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Mediators Inflamm. 2004 Jun;13(3):157-64.

Single dose of inducible nitric oxide synthase inhibitor induces prolonged inflammatory cell accumulation and fibrosis around injured tendon and synovium.

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  • 1Department of Applied Biology, Faculty of Science, Jordan University of Science and Technology, Irbid 22110. darmani@just.edu.jo

Abstract

The aim of the current study was to investigate the effect of inhibition of nitric oxide (NO) production after injury on inflammatory cell accumulation and fibrosis around digital flexor tendon and synovium. A standard crush injury was applied to the flexor tendons of the middle digit of the hindpaw and the overlying muscle and synovium of female Wistar rats. Thirty animals received an intraperitoneal injection of either isotonic saline or N(G)-nitro-l-arginine methyl ester (L-NAME; 5 mg/kg) immediately following the crush injury, and five animals were then sacrificed at various intervals and the paws processed for histology. Another group of five animals was sacrificed after 3 days for nitrite determinations. The results showed that nitrite production and hence NO synthase activity is doubled at the acute phase of tendon wound healing, and we can prevent this by administering a single dose of L-NAME immediately after injury. The incidence and severity of fibrocellular adhesions between tendon and synovium was much more marked in animals treated with L-NAME. Treatment with L-NAME elicited a chronic inflammatory response characterised by a persistent and extraordinarily severe accumulation of large numbers of inflammatory cells in the subcutaneous tissues, in muscle and in tendon. These findings indicate that in the case of injured tendon and synovium, NO could act to protect the healing tissue from an uncontrolled inflammatory response.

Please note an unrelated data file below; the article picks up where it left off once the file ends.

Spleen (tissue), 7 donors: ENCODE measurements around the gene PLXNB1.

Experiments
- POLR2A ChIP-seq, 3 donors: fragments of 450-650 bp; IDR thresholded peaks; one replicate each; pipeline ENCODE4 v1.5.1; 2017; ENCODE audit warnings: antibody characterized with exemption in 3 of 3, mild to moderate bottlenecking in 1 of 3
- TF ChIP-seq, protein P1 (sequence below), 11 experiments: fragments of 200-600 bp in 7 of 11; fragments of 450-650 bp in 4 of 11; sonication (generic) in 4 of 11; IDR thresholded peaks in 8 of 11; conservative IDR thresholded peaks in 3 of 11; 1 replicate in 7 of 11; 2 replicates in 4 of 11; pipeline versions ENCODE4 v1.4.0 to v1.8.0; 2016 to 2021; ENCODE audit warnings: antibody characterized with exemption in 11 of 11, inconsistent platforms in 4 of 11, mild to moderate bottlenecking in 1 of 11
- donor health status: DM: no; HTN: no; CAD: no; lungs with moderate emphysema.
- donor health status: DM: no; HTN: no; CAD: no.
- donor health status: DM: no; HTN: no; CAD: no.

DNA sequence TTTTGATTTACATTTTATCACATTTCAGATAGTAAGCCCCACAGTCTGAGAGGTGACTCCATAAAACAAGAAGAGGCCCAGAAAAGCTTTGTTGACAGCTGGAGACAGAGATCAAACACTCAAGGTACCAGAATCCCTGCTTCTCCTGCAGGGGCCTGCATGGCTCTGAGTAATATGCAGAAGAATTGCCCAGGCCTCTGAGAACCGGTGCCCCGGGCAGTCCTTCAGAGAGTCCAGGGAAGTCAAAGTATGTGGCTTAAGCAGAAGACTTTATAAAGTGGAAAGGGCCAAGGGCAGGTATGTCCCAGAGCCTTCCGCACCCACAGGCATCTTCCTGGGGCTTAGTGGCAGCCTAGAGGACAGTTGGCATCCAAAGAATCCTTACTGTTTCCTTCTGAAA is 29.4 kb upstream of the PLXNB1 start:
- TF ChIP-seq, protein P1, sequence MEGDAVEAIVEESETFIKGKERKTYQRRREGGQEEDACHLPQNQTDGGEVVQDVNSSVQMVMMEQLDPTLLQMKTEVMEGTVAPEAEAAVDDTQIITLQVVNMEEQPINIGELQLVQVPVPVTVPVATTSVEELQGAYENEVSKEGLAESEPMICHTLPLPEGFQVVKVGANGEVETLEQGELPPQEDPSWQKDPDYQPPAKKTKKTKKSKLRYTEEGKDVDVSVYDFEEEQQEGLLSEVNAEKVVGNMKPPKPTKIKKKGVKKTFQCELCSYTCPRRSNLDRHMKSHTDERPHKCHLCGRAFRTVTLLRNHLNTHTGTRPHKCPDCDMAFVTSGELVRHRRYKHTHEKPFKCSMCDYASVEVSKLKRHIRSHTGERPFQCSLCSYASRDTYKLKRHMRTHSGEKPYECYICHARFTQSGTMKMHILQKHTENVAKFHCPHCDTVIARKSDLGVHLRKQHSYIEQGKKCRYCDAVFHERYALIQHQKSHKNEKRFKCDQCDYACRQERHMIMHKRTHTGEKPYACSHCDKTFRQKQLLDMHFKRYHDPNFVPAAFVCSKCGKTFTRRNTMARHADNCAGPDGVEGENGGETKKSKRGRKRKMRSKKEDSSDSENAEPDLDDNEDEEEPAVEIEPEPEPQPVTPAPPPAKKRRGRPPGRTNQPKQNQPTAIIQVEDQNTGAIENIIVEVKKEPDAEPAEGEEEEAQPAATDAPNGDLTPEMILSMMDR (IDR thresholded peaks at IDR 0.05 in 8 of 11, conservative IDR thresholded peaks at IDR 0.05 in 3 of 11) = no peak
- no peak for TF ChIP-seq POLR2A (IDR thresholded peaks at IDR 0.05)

PMID:
15223606
PMCID:
PMC1781556
DOI:
10.1080/09511920410001713556
[PubMed - indexed for MEDLINE]
Free PMC Article
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